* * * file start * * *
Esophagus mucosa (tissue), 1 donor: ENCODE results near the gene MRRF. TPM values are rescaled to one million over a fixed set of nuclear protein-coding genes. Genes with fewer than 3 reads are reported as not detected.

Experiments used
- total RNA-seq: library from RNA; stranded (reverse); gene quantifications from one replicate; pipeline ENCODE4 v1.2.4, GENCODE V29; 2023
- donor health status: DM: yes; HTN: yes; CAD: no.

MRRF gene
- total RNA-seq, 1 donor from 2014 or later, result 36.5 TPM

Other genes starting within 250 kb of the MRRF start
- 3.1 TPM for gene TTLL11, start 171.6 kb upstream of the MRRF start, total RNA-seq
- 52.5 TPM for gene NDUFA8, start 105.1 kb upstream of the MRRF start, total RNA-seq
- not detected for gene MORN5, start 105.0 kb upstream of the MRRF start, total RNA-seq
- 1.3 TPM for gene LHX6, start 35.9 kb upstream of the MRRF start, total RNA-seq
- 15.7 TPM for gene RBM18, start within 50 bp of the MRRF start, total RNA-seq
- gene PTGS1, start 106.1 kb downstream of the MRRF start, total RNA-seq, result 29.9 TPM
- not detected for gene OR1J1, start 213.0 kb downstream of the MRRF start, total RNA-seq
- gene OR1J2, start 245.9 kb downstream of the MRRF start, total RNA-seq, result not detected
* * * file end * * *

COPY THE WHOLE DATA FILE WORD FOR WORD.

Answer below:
Esophagus mucosa (tissue), 1 donor: ENCODE results near the gene MRRF. TPM values are rescaled to one million over a fixed set of nuclear protein-coding genes. Genes with fewer than 3 reads are reported as not detected.

Experiments used
- total RNA-seq: library from RNA; stranded (reverse); gene quantifications from one replicate; pipeline ENCODE4 v1.2.4, GENCODE V29; 2023
- donor health status: DM: yes; HTN: yes; CAD: no.

MRRF gene
- total RNA-seq, 1 donor from 2014 or later, result 36.5 TPM

Other genes starting within 250 kb of the MRRF start
- 3.1 TPM for gene TTLL11, start 171.6 kb upstream of the MRRF start, total RNA-seq
- 52.5 TPM for gene NDUFA8, start 105.1 kb upstream of the MRRF start, total RNA-seq
- not detected for gene MORN5, start 105.0 kb upstream of the MRRF start, total RNA-seq
- 1.3 TPM for gene LHX6, start 35.9 kb upstream of the MRRF start, total RNA-seq
- 15.7 TPM for gene RBM18, start within 50 bp of the MRRF start, total RNA-seq
- gene PTGS1, start 106.1 kb downstream of the MRRF start, total RNA-seq, result 29.9 TPM
- not detected for gene OR1J1, start 213.0 kb downstream of the MRRF start, total RNA-seq
- gene OR1J2, start 245.9 kb downstream of the MRRF start, total RNA-seq, result not detected